How to help employees understand and plan for the costs of fertility treatment
The costs of starting a family
While introducing a baby into your home is an exciting time, it’s also expensive. The average cost of the first 12 months is £6,000, or £500 a month, according to research by the insurer LV.
And they don’t get cheaper as they get bigger. In 2020, the additional basic cost of a child, from birth to age 18, was £71,611 for a couple family and £97,862 for a lone-parent family. If housing and childcare costs are added these costs rise to £152,747 and £185,413 respectively.
Of course, paid parental leave helps if you are entitled to it. If you have worked at your company for more than 26 weeks, statutory maternity pay is paid for up to 39 weeks. You get 90% of your average weekly earnings (before tax) for the first six weeks and £151.97 or 90% of your average weekly earnings (whichever is lower) for the next 33 weeks.
Fathers get two weeks of paid paternity leave if they’re an employee and have been working at a company for 26 weeks or more. Parents are also entitled to 18 weeks’ unpaid leave for each child and adopted child, up to their 18th birthday.
Planning in advance
Anyone planning on bringing a child into the world needs to make sure their finances can handle a new addition. As a HR or line manager, you can direct your colleagues to this baby costs calculator from MoneyHelper, which includes essentials needed for baby at home and when out and about.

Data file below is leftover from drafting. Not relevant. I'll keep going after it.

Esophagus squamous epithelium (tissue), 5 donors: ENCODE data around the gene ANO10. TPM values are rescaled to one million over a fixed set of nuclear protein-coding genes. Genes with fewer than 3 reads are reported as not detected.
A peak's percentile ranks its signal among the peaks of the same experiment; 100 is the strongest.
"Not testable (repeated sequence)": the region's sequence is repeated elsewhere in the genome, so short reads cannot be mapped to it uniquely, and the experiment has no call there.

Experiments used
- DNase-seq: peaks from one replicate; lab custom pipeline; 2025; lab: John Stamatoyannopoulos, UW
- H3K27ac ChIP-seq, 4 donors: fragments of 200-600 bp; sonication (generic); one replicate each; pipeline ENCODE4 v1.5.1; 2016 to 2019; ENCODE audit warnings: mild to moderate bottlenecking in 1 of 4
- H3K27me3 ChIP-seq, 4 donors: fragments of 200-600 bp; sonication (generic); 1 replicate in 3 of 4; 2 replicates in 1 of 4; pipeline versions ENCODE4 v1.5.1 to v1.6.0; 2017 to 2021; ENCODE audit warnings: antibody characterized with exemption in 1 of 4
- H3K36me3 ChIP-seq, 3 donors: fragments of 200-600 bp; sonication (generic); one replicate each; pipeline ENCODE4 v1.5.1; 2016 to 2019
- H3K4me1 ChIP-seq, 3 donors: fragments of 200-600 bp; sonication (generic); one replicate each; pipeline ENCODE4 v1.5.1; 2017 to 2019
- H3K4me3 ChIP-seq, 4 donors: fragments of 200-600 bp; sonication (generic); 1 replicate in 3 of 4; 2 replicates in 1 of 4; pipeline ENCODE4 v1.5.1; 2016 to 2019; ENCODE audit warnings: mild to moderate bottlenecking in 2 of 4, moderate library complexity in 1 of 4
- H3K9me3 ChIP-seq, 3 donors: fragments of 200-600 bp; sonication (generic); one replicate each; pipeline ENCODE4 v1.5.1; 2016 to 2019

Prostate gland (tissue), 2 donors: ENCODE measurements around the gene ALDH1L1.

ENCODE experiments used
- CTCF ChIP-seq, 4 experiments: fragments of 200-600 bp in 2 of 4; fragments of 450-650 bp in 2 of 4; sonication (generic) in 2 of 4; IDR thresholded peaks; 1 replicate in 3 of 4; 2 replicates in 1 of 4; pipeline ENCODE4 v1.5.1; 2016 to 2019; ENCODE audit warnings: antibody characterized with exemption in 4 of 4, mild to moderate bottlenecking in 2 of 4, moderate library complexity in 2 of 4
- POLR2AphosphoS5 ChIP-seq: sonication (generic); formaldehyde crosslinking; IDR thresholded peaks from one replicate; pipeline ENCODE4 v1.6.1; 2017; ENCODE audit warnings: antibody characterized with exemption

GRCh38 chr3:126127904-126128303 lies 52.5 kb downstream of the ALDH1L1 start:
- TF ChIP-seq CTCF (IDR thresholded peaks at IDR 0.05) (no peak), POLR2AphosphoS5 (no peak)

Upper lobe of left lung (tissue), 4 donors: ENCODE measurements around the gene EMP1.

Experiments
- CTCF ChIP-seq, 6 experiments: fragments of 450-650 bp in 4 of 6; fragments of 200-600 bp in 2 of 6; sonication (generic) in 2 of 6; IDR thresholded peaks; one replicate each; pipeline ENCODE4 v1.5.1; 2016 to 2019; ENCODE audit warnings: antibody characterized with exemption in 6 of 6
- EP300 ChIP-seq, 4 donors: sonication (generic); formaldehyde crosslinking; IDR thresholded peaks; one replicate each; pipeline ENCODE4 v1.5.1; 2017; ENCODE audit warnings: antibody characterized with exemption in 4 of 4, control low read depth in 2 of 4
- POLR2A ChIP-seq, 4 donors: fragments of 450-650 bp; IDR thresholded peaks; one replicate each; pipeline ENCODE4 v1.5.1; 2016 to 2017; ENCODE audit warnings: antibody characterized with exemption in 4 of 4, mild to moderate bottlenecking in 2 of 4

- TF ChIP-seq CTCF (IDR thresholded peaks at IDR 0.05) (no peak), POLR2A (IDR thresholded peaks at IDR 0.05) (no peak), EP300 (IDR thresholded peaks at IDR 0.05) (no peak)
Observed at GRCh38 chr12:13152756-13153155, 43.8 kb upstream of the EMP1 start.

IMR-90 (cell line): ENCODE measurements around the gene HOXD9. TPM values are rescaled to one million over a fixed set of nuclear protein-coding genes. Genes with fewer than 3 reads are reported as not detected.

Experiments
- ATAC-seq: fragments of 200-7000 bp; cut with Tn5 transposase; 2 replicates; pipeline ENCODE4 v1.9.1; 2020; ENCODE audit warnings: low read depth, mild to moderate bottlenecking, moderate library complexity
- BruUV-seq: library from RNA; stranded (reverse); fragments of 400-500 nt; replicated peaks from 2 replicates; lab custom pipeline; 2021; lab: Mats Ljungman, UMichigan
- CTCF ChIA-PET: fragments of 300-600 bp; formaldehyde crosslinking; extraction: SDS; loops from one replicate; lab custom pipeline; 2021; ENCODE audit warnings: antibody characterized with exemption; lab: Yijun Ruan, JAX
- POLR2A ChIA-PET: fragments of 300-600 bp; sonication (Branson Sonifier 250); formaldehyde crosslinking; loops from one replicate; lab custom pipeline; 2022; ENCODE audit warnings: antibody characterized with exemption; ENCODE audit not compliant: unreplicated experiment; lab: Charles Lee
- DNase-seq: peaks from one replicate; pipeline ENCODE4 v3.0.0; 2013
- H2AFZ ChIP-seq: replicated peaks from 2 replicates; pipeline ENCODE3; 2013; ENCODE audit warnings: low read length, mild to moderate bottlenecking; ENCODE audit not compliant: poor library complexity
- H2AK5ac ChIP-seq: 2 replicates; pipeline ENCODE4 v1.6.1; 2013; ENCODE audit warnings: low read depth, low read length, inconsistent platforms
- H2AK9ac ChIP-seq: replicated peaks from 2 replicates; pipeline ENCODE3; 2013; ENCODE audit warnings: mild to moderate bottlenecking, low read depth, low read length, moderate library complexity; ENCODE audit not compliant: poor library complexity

By far the biggest expense for new parents is childcare, according to figures from Child Poverty Action Group:
- the average cost of sending a child under the age of two to nursery is £138 a week part-time (25 hours) and £263 a week full-time (50 hours)
- a registered childminder for a child under two costs £118 a week for £25 hours and £164 in London
- Day nursery is £138 or £180 in London, and a nanny is £250-£400 a week
- the average cost for families using an after-school club for five days is £62 a week
- in 2021 the average price of holiday childcare was £138 per week.
New parents need to check they are receiving all the benefits or grants they might be entitled to, such as Child Tax Credit of up to £3,390 per year and Working Tax Credit of up to £2,005 a year. There is info about extra sources of income and support available to help manage household bills and save money in the MoneyHelper guide, What benefits you can claim and other ways to increase your income.
The cost of fertility treatment
For the many couples who struggle with their fertility, the cost of bringing home a baby starts with the cost of trying to conceive.
With one in six couples experiencing difficulty conceiving, over 1.3 million IVF cycles and more than 260,000 donor insemination (DI) cycles have been performed in the UK since 1991, resulting in the birth of 390,000 babies, all according to the Human Fertilisation & Embryo Authority (HFEA).
In vitro fertilisation (IVF) means an egg is removed from the person's ovaries and fertilised with sperm in a laboratory. The fertilised egg is then returned to the womb to grow and develop. According to HFEA, the standard IVF treatment costs between £4,000 and £8,000 per cycle, and three cycles are recommended as the cumulative effect of three full cycles of IVF increases the chances of a successful pregnancy to 45-53%.
IUI is a type of first-line fertility treatment commonly used for some heterosexual couples where there may be a problem with ovulation, for example, or by people using donated sperm in their treatment, including single people and female couples.
Costs of IUI treatment range from about £700 to £1,600 for each cycle of IUI treatment and donor sperm can be an additional cost. According to the HFEA, over half of people having IUI (artificial insemination) become pregnant over the first six cycles.